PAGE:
MOSCOW (AP) — A gunman attacked a school Tuesday morning in the Russian city of Kazan, sending students running out of the building as smoke poured from its windows. At least eight people were killed in the attack — seven eighth-grade students and a teacher — and 21 others were hospitalized, Russian officials said.
Footage released by Russian media outlets showed students dressed in black and white running out of the building. Another video depicted shattered windows, billowing smoke and sounds resembling gunshots in the background. Dozens of ambulances lined up at the school’s entrance after the attack and police fenced off access to the building.
Russian media said while some students were able to escape, others were trapped inside during the ordeal. All students were eventually evacuated to nearby day care centers and collected by their families.
Officials said the attacker has been arrested and police opened a criminal investigation into the shooting.
Rustam Minnikhanov, governor of the Tatarstan republic where Kazan is the capital, said four boys and three girls, all eighth-grade students, died in the shooting. His press service later said a teacher was also killed.
“The terrorist has been arrested, (he is) 19 years old. A firearm is registered in his name. Other accomplices haven’t been established, an investigation is underway,” Minnikhanov said after visiting the school.
Authorities said additional security measures were immediately put into place in all schools in Kazan, a city 700 kilometers (430 miles) east of Moscow. They also announced a day of mourning on Wednesday to honor the victims of the shooting and said all lessons will be canceled in Kazan schools that day.
According to Tatarstan health officials, 21 people were hospitalized with wounds after the attack, including 18 children, six of whom were in “severely grave condition.”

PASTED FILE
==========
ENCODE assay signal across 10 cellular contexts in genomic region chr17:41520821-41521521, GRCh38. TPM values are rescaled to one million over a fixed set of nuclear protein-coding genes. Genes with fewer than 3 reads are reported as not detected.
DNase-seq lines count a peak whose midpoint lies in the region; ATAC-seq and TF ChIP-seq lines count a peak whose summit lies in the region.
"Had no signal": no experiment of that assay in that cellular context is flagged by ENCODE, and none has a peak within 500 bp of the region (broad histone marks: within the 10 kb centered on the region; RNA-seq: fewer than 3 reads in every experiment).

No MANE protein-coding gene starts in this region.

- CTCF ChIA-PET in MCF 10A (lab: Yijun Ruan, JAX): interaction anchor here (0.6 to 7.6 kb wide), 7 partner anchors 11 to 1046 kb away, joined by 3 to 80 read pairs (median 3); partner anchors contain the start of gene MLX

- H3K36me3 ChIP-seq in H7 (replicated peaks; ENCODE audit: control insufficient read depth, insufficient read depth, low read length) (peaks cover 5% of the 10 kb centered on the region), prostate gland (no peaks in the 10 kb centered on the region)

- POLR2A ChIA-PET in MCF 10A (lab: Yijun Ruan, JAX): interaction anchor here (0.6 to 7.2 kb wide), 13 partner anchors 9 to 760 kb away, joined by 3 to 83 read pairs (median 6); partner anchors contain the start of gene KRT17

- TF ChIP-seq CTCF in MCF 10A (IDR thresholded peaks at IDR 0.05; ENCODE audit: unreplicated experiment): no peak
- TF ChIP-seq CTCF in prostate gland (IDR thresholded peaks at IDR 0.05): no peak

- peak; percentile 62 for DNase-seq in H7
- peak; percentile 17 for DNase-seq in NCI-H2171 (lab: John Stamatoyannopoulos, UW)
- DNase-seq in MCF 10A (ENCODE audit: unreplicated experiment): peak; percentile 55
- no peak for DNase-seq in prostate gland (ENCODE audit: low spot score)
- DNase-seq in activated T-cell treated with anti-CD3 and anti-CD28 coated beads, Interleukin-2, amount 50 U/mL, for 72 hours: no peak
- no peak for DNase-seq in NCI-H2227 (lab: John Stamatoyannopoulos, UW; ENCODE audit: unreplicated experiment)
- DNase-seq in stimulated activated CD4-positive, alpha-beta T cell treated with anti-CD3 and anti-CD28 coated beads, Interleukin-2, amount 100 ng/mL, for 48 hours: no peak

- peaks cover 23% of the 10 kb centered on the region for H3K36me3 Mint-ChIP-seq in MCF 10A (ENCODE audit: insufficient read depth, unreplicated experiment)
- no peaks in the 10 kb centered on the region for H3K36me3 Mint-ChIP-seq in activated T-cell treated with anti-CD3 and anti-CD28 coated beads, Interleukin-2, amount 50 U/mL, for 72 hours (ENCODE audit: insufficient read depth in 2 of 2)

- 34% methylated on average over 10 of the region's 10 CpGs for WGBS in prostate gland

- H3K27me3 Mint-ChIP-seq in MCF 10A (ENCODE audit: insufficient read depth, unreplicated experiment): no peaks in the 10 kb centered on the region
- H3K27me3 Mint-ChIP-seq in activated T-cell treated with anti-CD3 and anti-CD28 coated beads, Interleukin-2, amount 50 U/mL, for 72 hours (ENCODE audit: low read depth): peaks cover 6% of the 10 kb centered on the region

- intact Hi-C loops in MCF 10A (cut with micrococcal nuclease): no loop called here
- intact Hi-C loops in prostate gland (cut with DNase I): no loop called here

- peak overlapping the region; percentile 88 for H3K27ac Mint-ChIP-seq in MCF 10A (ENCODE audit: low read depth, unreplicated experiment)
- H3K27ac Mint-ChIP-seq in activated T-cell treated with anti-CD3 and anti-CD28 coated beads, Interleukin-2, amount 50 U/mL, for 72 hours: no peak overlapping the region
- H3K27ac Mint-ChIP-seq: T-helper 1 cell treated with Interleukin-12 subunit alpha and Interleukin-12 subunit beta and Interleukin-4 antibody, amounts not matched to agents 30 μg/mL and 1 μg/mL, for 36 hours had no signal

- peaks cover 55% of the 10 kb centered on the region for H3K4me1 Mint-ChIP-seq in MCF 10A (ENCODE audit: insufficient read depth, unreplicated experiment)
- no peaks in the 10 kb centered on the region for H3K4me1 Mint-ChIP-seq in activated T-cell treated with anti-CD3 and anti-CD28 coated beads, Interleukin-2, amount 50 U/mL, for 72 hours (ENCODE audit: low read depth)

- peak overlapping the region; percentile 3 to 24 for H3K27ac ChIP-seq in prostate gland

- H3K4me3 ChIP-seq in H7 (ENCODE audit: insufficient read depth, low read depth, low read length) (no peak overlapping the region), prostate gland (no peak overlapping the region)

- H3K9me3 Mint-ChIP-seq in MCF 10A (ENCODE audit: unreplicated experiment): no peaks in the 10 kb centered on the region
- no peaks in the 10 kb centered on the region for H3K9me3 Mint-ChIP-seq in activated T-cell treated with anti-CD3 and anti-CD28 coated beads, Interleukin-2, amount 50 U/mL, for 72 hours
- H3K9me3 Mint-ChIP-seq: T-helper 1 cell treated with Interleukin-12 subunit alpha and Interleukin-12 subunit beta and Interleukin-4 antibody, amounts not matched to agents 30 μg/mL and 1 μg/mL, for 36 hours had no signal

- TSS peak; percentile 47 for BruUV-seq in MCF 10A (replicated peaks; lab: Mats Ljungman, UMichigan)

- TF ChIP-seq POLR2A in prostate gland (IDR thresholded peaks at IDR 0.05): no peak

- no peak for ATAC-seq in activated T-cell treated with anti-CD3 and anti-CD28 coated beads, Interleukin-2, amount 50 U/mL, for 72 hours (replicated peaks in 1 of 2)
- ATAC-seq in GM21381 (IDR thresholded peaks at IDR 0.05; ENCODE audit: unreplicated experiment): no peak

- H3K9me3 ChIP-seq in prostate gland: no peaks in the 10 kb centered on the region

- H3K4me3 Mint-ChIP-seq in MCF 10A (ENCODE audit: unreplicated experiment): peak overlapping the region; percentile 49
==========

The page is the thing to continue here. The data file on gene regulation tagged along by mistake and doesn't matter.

While school shootings are relatively rare in Russia, there have been several violent attacks on schools in recent years, mostly by students.
Russian media said the shooter was a former student of the school who reportedly called himself “a god” on his account in the messaging app Telegram and promised to “kill a large amount of biomass” on the morning of the shooting. The account was blocked by Telegram after the attack, the independent news outlet Meduza said.
Russian lawmaker Alexander Khinshtein said on Telegram that the man received his gun license less than two weeks ago. Khinshtein also said the school didn’t have any security aside from a panic button.
Russian President Vladimir Putin expressed his condolences to the families of the victims and wished a speedy recovery to the wounded, ordering the government to given them all the necessary assistance.
Putin also ordered Victor Zolotov, head of Russia’s National Guard, to revise regulations on the types of weapons allowed for civilian use in light of the attack.
Russia’s Emergency Ministry sent a plane with doctors and medical equipment to Kazan and two leading officials, Health Minister Mikhail Murashko and Education Minister Sergei Kravtsov, also headed to the region.
Russia’s state RIA Novosti news agency initially said 11 people had been killed in the Kazan shooting but later dropped that report.
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